Jewish students from Hillel Brazil spend time in Israel.
For select students from the former Soviet Union, Latin America, Israel and North America, the journey of Taglit-Birthright Israel went far beyond Israel's borders. These students had the opportunity to be part of this winter's multi-national Taglit travel groups, learning first-hand what it means to be part of a global peoplehood.
In one Taglit group, 20 students from Hillel in St. Petersburg, Russia shared their bus with 20 Russian-speaking students from Hillels Around Chicago and 10 Israeli soldiers. Meanwhile, in another group, students from Hillel in Brazil shared their Shabbat experience with students from Northwestern University Hillel, Hillel of Silicon Valley and Hillel Foundation of Orange County.
Throughout these shared experiences, students of diverse backgrounds found their commonalities. “I was so impressed by how quickly the group came together on the first night of the trip,” said trip leader and St. Petersburg, Russia Hillel staff member Misha Sharf. “It didn’t matter anymore where each student came from – we all felt like family.”
Sharf recalls overhearing conversations between American, Russian and Israeli peers asking each other about their individual communities and learning about their commonalities. “They asked, How many synagogues are in Chicago? Is it safe to wear a yarmulke in St. Petersburg? How hard is it to serve in the Israeli army? After this bonding experience students looked at the other groups and the whole Taglit experience with different eyes – they saw how much we have in common and how much we can gain if [we] stay united as a Jewish people.”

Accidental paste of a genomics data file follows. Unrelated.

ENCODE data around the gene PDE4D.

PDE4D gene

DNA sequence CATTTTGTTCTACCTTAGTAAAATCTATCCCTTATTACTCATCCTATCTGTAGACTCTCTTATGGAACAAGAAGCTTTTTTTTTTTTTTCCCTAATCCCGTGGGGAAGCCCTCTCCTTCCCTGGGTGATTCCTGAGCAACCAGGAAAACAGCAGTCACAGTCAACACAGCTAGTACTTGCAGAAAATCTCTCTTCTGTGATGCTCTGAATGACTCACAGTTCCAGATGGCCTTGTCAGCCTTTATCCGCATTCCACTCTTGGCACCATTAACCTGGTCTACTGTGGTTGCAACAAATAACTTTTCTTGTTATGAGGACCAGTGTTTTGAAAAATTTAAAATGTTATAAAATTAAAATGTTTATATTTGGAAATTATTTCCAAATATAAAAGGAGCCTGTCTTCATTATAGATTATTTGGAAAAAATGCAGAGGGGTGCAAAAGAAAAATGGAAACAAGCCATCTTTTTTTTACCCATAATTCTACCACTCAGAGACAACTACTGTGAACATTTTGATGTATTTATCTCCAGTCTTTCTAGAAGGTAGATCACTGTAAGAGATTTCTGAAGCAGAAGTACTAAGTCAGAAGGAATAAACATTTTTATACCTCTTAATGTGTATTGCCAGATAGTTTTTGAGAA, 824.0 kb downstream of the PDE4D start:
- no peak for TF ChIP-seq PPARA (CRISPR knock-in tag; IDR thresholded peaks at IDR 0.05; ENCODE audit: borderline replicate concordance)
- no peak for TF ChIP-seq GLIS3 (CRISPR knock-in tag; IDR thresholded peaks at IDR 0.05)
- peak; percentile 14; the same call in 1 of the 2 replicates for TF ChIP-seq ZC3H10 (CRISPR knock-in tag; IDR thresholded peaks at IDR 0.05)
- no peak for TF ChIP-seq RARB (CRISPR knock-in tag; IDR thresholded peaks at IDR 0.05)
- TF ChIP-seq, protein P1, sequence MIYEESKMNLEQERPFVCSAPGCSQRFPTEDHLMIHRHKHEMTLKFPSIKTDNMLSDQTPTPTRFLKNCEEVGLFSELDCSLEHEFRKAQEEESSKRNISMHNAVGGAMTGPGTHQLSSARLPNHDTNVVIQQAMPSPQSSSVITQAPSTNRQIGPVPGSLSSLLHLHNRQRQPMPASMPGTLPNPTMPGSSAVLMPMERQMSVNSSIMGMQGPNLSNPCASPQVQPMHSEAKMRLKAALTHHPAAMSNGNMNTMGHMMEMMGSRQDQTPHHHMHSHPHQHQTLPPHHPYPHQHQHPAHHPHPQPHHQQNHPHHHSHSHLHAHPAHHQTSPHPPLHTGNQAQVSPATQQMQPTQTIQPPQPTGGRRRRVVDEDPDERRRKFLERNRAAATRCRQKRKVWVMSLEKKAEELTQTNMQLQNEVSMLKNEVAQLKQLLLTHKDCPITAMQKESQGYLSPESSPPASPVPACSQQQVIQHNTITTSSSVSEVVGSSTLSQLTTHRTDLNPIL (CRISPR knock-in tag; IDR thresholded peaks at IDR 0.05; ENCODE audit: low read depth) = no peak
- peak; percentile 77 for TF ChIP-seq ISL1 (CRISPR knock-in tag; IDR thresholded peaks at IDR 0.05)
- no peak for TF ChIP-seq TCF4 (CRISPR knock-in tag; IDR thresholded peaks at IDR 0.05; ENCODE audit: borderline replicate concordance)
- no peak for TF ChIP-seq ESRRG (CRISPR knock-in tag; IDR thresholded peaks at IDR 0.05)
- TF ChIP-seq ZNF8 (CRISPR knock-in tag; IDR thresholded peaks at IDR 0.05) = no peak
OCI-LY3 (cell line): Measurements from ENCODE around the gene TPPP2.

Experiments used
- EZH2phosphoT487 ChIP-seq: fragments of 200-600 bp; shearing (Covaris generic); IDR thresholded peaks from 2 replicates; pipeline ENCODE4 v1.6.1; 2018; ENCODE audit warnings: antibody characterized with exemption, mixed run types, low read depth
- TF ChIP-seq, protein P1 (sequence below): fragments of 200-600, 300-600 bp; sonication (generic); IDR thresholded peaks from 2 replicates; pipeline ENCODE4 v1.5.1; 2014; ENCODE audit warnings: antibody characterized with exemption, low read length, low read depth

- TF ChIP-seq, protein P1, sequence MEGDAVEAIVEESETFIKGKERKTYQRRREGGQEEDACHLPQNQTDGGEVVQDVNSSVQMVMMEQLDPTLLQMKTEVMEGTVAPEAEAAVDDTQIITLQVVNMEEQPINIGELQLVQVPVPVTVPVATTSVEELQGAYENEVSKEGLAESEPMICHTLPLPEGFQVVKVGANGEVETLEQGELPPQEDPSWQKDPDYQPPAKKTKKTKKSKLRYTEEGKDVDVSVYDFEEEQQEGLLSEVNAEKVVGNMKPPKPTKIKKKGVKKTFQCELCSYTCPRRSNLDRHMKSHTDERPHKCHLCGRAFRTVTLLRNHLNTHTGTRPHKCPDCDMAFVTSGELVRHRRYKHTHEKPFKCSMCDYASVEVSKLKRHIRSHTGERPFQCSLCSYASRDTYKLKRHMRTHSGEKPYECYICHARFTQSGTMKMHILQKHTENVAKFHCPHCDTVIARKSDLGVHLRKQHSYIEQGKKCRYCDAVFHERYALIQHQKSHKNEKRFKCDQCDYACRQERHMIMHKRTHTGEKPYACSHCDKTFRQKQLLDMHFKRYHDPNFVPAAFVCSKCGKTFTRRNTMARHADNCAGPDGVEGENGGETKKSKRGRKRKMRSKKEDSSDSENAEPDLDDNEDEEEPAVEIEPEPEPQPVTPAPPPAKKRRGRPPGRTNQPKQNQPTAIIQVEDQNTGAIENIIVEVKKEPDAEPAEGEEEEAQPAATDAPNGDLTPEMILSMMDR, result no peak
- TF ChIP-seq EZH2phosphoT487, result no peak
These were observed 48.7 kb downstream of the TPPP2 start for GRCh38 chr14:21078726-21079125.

The Brazilian-American Shabbat experience echoed these sentiments. Much of their time together was spent meeting new people and sharing Shabbat practices from their respective homes—which tunes are sung, what foods are eaten, what prayers are spoken. “It was incredible to realize that they knew the same songs we learned,” remarked Northwestern student and trip participant Micah Friedland, “and though sometimes they had different tunes, we often sang together in harmony.”
This exchange highlighted the shared cultures that exist beyond national borders. “The most amazing part was that the students discovered that no matter where you’re from, Shabbat is a part of our heritage that can link us together,” reflected Marcia Kelner Polisuk, South America Hillel’s Regional Director of Development. “‘Shabbat Shalom’ are two words that can be meaningful no matter what language you speak.”
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